Happy Birthday to LR!
Four years ago today, this blog was born.
We published three posts that day, April 2, 2006. One was an introduction to our blog, one was about Russia’s dismal performance at the World Figure Skating Championships that year, and one concerned the corrupt nexus between Vladimir Putin and former German Chancellor Gerhard Schröder. Both substantive topics proved to be themes to which we would return many times over the next four years. Our seminal original post came out a few days later, and addressed “the felonious fraud that is Victor Yanukovich.”
Since then, this blog has grown from total obscurity to become one of the most potent sources of information about Vladimir Putin’s dictatorship in the world. We have been visited more than 2 million times as per our public visitation counter, and received more than 40,000 comments. We’ve created over 7,500 web pages, and they’ve been viewed nearly 4 million times. No other Russia politics blog on this planet can make those claims.
Our contribution to the understanding of Russia cannot be disputed.
Through the selfless efforts of a team of linguistic experts, we’ve published dozens and dozens of translations from the Russian press, including heroic bastions of democracy like Novaya Gazeta and Yezhedevny Zhurnal. One of our translations, Boris Nemtsov’s anti-Putin manifesto, was cited by the prestigious New York Review of Books. But for us, this material would never have seen the light of day in English. Most recently, we translated a report from the Memorial human rights organization about the killing of civilians by Russian forces in Chechnya, only weeks before the rebels lashed out against Russia with bombings in Moscow and Dagestan that killed over 50 people.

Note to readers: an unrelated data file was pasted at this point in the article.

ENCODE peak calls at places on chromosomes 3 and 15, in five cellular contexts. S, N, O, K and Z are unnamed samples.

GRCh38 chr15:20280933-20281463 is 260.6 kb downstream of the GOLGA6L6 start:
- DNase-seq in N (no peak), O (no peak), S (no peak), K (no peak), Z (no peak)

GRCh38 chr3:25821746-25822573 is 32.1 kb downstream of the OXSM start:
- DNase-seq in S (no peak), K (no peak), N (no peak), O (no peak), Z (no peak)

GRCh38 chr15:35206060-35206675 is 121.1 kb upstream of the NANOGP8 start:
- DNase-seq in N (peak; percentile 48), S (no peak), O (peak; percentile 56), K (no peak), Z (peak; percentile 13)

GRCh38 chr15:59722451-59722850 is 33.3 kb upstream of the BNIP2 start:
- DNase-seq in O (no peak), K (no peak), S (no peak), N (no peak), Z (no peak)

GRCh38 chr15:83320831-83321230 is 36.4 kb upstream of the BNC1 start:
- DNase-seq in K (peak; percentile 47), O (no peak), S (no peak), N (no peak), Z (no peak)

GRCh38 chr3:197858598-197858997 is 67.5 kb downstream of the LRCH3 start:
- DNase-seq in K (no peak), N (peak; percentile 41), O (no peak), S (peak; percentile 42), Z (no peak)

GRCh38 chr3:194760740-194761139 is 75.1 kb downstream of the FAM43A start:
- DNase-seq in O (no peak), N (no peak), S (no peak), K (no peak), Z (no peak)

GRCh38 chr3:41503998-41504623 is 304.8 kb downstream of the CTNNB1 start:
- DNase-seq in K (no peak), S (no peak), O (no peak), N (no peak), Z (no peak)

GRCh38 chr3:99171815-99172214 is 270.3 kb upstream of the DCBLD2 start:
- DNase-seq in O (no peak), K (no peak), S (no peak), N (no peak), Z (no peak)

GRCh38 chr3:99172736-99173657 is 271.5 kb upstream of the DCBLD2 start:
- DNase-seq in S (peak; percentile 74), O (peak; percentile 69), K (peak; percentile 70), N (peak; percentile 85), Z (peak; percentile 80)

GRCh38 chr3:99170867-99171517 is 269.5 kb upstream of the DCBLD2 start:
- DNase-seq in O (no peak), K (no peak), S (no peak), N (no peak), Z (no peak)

We’ve watched as Russian patriots like Anna Politkovskaya, Stanislav Markelov, Alexander Litvinenko and Natalia Estemirova have been shot and killed for criticizing the Russian government. We’ve played a crucial role in bringing to Western prominence other Russian patriots, like Oleg Kozlovsky and Roman Dobrokhotov. But for us, Signourney Weaver might never have handed Kozlovsky a major human rights award, and his words might not have appeared on the vaunted op-ed pages of The Washington Post.
We’ve fearlessly confronted the malignant regime of Vladimir Putin with a wealth of original editorial material unmatched by any other Russia blog, and we’ve challenged Putin’s “Komissars of the Internet” wherever they’ve appeared in the blogosphere.
We’ve also republished a vast array of material from other publications, material which in many cases would have permanently disapeared behind archive walls but for our tireless efforts.
We’ve accepted no financial support from anyone to compensate us for our efforts, and we’ve accepted a barrage of hate mail and threats and libelous smears from the Russophile scum who scurry like cockroaches to attack us.
But as long as Vladimir Putin and his KGB cohorts remain in power in the Kremlin, all of that means little except that we must redouble our efforts to make the world understand how venal and dangerous that regime really is. We cannot but express our deep gratitude to all those readers and contributors who have supported our efforts in the past, and we cannot but call upon them to redouble their efforts as well.
This fight has only just begun.